The Mersey Rail Tunnel was opened in 1886, the tunnel runs under The River Mersey and under The City of Liverpool UK.

Hope the above helps, but I did hear a long time ago in a history of Liverpool tour, that Liverpools underground was one of the oldest in the world.

Please, if someone could verify the dates above, that would be much appreciated.

Joe Airtime

wholbr
May 21st, 2012, 03:35 PM
Hi Everybody.

Let's not forget the Glasgow underground. Often overlooked, even by those living on the same island. It opened in 1896, making it the third oldest underground in the world. With it's narrow island platforms, it's quite hairy when busy.

I know exactly what you mean there pfx. Although the London Underground has very wide platforms the volume of use especially in the rush hours can make it "very hairy" at times. There are several stations in central London where the escalators come down directly into the back of the platform. Everybody stands near the front of the platform to make sure they actually get on the train when it comes in as there is always a mad rush to the nearest door.

However, the problem comes when you have to wait near the front of the platform for the few minutes. You can then find the pressure building up in your back as the escalator continuously deposits people onto the back of the platform which are then pushed forward by even more people being deposited behind them and they are pushed forward into the backs of the people on the front of the platform. you can find yourself inches from the edge staring down at the high voltage line and praying for the train to arrive. Inevitably it is then that the train status board suddenly changes to read " next train 3 minutes" when it had been reading 1 minute only seconds before,AAAAAAAAAAAAAAAHHHH.

I will swear that half the suicides associated with the London Underground are not suicides at all but just the unlucky ones who find themselves in the above situation. :confused:

Bill (still in the office at 9:30 PM just finishing and grateful to the trainz forum for some light relief)

pfx
May 21st, 2012, 04:08 PM
We must not forget that Liverpool has a very old underground too

The Liverpool tunnels aren't strictly an underground railway, just long tunnels. The first being the 1.26 mile Wapping tunnel, bored in 1829. I think this may be where the OP is picking up the error by N3V though I could be wrong. There's a definite difference between and underground railway and a railway tunnel.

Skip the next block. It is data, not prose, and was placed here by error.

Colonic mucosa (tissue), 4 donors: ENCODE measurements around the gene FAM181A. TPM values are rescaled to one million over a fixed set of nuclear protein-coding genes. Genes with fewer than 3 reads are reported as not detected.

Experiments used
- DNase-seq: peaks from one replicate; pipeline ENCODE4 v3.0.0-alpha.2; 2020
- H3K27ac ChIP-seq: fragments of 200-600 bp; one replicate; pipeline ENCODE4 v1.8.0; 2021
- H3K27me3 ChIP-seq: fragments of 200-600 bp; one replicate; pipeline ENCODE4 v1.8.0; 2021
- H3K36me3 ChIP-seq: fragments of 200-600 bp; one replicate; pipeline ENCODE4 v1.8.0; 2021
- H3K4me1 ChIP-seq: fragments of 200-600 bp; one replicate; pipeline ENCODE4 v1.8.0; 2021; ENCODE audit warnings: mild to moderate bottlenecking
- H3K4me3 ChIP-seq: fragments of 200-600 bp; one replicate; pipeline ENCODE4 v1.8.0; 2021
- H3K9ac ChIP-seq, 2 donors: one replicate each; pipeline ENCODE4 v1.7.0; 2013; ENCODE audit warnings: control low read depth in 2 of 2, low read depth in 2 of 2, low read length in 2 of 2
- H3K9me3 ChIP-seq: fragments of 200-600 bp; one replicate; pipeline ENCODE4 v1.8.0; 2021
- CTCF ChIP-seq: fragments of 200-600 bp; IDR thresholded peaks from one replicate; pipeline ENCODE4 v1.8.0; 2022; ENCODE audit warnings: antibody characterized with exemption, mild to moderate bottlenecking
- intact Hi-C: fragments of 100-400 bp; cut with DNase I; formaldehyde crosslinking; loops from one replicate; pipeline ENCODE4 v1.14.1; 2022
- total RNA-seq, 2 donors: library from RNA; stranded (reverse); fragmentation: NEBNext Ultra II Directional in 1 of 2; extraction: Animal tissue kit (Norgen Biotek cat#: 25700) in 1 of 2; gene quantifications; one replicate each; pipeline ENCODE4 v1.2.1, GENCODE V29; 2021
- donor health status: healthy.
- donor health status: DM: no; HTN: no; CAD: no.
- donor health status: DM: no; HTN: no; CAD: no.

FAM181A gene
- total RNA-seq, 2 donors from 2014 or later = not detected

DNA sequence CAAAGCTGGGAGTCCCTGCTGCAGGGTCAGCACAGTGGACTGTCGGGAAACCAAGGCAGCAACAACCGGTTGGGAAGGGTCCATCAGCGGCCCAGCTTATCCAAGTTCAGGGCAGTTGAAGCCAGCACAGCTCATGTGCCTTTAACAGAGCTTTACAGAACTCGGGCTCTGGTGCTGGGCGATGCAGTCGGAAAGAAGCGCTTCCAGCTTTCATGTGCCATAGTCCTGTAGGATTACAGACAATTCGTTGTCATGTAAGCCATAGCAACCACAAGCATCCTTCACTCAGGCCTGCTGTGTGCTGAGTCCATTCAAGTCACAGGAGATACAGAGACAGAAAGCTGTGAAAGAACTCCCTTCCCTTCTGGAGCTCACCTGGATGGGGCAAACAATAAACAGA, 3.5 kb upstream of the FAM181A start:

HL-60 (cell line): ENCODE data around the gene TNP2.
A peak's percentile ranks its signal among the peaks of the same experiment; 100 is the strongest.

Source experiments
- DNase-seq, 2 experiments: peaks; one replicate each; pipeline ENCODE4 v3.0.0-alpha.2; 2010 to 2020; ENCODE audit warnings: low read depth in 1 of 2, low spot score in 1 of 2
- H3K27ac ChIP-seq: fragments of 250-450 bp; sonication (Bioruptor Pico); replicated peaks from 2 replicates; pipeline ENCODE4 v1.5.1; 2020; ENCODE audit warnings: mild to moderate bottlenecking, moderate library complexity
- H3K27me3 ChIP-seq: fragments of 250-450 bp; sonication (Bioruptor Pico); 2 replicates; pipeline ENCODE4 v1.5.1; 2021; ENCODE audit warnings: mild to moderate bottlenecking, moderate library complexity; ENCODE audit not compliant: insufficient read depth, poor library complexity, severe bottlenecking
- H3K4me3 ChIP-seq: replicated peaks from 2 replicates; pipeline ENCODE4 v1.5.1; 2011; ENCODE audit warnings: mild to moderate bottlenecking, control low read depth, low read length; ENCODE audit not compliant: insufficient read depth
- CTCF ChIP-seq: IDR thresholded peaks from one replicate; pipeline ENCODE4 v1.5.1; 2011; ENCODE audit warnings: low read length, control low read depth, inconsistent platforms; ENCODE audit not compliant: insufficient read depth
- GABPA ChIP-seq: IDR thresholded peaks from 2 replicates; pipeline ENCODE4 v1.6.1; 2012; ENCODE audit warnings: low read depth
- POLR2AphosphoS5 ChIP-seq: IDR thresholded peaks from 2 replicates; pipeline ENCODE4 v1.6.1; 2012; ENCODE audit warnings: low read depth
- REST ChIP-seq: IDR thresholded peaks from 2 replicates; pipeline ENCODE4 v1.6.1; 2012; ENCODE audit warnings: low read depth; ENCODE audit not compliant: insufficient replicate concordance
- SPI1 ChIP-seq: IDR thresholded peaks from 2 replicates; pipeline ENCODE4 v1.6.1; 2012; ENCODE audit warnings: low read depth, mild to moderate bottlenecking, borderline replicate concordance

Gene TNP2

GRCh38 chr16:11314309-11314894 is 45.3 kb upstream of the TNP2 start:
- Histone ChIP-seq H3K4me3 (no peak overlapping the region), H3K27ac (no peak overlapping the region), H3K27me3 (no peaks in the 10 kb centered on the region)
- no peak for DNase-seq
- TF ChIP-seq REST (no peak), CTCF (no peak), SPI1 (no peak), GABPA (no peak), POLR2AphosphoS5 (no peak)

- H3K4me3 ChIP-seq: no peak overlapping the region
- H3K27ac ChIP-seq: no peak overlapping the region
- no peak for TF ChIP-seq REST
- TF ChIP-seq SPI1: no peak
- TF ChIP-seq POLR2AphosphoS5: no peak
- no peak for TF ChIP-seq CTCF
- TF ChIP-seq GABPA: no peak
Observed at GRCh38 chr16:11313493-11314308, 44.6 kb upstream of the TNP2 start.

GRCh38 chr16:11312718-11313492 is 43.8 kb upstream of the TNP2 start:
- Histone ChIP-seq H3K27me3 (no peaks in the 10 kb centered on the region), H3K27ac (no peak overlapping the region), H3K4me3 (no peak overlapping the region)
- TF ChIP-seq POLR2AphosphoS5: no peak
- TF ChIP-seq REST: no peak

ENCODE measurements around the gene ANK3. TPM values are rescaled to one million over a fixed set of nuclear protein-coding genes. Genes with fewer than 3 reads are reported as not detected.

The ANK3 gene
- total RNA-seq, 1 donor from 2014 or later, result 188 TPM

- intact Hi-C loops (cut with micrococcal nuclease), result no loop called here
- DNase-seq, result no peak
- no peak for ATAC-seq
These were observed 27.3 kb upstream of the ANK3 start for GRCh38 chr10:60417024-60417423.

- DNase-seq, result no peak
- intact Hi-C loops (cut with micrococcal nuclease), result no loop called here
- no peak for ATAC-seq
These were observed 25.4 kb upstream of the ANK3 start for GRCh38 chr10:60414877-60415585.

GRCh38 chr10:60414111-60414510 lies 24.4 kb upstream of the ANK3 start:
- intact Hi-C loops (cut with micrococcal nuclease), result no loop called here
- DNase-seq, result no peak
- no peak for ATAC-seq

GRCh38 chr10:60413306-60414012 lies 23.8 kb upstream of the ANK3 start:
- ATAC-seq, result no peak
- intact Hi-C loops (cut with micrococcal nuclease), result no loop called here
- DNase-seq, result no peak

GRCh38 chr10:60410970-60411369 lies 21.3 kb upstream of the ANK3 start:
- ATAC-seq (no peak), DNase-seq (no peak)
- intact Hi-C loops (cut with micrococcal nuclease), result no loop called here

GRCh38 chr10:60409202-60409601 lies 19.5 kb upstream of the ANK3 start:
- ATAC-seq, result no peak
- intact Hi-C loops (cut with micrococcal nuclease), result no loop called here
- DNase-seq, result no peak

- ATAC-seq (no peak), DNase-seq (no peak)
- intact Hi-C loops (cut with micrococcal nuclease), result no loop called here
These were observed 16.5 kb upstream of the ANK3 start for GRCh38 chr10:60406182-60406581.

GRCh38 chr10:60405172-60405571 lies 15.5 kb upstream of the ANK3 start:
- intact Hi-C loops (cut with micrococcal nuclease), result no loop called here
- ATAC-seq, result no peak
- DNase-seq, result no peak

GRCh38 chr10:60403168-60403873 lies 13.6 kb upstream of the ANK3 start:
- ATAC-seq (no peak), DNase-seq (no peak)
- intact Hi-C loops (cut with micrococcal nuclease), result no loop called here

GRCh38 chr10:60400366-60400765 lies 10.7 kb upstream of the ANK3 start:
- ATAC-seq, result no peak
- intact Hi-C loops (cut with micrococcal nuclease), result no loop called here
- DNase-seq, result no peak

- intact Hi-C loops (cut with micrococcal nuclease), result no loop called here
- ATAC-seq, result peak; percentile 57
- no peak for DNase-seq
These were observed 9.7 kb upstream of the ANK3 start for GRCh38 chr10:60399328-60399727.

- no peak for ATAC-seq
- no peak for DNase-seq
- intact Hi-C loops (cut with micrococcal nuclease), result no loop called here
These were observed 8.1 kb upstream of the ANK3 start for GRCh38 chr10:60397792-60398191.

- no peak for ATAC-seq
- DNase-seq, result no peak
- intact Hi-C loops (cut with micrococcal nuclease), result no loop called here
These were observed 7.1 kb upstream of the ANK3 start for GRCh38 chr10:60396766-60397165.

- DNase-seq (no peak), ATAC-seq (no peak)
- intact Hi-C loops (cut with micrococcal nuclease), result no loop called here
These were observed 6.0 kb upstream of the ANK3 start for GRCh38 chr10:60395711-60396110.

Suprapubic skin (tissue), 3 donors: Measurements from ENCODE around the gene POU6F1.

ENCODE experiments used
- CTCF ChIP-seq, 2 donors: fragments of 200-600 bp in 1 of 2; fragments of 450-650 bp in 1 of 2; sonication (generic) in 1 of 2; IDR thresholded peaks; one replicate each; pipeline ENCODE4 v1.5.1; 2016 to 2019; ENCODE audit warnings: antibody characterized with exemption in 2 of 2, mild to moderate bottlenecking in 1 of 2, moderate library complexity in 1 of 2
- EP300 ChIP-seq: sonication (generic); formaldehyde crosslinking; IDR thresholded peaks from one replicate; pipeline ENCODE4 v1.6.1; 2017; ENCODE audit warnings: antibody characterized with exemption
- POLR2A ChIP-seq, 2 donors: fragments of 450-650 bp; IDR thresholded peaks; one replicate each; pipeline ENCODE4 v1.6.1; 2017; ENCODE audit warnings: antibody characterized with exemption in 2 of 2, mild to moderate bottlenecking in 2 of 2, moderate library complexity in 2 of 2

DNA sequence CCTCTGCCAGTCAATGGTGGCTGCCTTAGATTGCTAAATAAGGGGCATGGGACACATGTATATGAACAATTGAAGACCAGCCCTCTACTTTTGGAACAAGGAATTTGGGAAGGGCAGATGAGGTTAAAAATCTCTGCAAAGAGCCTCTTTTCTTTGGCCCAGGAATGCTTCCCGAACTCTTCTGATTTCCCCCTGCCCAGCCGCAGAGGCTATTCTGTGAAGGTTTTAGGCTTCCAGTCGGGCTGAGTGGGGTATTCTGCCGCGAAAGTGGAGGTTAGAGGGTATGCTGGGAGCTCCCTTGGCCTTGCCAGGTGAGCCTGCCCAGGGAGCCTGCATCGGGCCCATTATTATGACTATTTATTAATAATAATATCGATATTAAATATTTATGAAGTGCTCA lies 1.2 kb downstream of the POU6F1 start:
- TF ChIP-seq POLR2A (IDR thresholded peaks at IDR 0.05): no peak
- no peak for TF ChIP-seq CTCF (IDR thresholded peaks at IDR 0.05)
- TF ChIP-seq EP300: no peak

airtime
May 22nd, 2012, 04:37 AM
The Liverpool tunnels aren't strictly an underground railway, just long tunnels. The first being the 1.26 mile Wapping tunnel, bored in 1829. I think this may be where the OP is picking up the error by N3V though I could be wrong. There's a definite difference between and underground railway and a railway tunnel.

Many thanks pfx for clearing that up.

Joe Airtime

stovepipe
May 22nd, 2012, 06:35 AM
Budapest has an early subway too, May 1896, which makes it second oldest I think.

pfx
May 22nd, 2012, 09:15 AM
Budapest has an early subway too, May 1896, which makes it second oldest I think.

Quite right. Glasgow underground was December 1896 and LU January 1863.

The disagreements often occur when people argue that various railway tunnels around the world predate any of these. These three are quite distinct in being purpose built rapid transit systems.

JCitron
May 22nd, 2012, 09:20 PM
Hi Everybody.


I know exactly what you mean there pfx. Although the London Underground has very wide platforms the volume of use especially in the rush hours can make it "very hairy" at times. There are several stations in central London where the escalators come down directly into the back of the platform. Everybody stands near the front of the platform to make sure they actually get on the train when it comes in as there is always a mad rush to the nearest door.

However, the problem comes when you have to wait near the front of the platform for the few minutes. You can then find the pressure building up in your back as the escalator continuously deposits people onto the back of the platform which are then pushed forward by even more people being deposited behind them and they are pushed forward into the backs of the people on the front of the platform. you can find yourself inches from the edge staring down at the high voltage line and praying for the train to arrive. Inevitably it is then that the train status board suddenly changes to read " next train 3 minutes" when it had been reading 1 minute only seconds before,AAAAAAAAAAAAAAAHHHH.

I will swear that half the suicides associated with the London Underground are not suicides at all but just the unlucky ones who find themselves in the above situation. :confused:

Bill (still in the office at 9:30 PM just finishing and grateful to the trainz forum for some light relief)